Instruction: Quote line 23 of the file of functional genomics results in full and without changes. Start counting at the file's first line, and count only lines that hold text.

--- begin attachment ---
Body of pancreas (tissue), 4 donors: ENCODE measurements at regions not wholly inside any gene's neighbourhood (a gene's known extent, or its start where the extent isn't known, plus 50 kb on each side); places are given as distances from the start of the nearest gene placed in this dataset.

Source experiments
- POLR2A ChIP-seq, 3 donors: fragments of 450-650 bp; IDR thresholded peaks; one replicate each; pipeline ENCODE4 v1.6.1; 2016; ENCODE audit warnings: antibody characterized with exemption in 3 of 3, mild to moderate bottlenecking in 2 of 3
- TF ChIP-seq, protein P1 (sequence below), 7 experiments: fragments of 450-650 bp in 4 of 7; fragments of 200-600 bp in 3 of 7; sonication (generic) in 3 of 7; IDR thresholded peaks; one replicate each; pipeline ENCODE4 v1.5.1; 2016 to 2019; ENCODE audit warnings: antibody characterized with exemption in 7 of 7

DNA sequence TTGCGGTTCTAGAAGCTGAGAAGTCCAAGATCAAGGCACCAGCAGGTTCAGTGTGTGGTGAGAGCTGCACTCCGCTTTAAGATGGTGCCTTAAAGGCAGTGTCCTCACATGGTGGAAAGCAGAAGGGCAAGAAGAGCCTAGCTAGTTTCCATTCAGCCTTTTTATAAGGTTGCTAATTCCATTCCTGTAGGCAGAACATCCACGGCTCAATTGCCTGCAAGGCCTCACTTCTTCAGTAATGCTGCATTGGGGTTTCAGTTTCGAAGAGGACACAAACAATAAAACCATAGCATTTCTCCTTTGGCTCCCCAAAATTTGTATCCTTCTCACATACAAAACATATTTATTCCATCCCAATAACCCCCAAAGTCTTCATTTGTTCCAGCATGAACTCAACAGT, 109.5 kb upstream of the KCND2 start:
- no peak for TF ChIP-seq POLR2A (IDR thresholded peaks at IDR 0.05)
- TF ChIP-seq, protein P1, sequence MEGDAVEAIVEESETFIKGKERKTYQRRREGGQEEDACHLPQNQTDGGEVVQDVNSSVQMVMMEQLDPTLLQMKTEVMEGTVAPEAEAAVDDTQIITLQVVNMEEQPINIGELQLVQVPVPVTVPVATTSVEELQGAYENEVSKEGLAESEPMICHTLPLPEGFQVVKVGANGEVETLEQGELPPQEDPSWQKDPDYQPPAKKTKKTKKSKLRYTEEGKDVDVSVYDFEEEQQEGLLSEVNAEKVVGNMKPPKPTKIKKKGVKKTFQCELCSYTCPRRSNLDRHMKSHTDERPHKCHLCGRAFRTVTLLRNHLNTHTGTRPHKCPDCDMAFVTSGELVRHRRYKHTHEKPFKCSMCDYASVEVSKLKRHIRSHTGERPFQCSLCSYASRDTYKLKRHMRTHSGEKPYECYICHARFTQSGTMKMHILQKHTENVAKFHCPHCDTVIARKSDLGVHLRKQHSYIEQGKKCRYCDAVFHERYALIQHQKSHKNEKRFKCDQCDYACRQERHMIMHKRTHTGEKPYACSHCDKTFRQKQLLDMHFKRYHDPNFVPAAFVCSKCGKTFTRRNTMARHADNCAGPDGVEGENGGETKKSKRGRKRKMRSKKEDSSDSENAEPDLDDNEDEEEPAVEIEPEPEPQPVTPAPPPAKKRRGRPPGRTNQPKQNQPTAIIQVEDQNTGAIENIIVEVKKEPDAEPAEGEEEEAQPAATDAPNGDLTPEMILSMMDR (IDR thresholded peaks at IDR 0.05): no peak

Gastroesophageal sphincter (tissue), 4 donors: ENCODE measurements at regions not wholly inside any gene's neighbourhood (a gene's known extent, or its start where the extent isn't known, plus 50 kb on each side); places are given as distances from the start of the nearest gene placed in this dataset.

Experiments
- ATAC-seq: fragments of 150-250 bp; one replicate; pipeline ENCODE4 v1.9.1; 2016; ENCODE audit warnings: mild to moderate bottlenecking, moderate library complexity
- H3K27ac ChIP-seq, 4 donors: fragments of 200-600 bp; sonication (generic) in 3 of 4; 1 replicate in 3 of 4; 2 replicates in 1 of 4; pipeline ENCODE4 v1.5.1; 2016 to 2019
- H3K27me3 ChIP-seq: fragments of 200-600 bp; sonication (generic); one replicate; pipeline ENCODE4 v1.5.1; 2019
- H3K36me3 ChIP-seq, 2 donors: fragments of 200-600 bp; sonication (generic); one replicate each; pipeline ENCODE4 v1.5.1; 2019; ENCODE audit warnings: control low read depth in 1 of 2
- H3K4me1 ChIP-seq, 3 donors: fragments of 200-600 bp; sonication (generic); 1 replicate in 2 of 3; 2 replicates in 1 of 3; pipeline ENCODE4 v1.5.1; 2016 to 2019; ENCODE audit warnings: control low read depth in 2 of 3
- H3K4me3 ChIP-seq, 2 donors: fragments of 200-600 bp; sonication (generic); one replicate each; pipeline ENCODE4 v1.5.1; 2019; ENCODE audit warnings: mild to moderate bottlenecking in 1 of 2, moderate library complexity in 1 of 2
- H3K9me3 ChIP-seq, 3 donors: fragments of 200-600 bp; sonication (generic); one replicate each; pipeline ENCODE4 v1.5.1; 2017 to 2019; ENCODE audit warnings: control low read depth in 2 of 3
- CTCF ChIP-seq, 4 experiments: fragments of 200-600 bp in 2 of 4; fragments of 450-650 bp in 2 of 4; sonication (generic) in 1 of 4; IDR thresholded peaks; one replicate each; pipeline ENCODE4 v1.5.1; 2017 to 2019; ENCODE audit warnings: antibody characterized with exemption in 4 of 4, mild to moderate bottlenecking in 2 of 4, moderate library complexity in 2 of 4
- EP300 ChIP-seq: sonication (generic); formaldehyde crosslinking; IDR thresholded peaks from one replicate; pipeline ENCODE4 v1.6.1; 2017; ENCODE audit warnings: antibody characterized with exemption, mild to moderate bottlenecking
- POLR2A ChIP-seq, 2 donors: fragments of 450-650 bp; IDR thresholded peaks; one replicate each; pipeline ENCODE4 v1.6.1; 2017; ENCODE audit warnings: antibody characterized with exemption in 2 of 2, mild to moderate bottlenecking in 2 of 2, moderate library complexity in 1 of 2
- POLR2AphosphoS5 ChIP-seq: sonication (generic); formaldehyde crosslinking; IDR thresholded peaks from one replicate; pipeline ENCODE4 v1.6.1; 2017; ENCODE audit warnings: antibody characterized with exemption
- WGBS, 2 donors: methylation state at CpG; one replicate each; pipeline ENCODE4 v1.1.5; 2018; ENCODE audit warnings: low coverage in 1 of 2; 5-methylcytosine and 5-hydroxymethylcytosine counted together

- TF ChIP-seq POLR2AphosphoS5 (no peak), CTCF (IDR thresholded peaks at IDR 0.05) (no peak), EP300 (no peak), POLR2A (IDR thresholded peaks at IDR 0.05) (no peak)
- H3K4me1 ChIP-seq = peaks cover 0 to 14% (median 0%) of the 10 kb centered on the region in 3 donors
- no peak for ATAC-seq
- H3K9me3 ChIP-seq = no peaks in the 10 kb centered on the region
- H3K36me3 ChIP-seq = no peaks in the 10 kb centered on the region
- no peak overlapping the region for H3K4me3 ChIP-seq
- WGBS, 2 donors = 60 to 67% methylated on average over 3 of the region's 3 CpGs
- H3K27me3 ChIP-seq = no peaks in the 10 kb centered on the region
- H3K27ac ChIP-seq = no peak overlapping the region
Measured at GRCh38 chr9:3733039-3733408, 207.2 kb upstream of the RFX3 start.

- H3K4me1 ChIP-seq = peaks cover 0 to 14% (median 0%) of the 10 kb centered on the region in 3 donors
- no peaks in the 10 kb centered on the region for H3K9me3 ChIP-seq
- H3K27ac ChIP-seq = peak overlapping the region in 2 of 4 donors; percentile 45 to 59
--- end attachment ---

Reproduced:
- H3K4me1 ChIP-seq = peaks cover 0 to 14% (median 0%) of the 10 kb centered on the region in 3 donors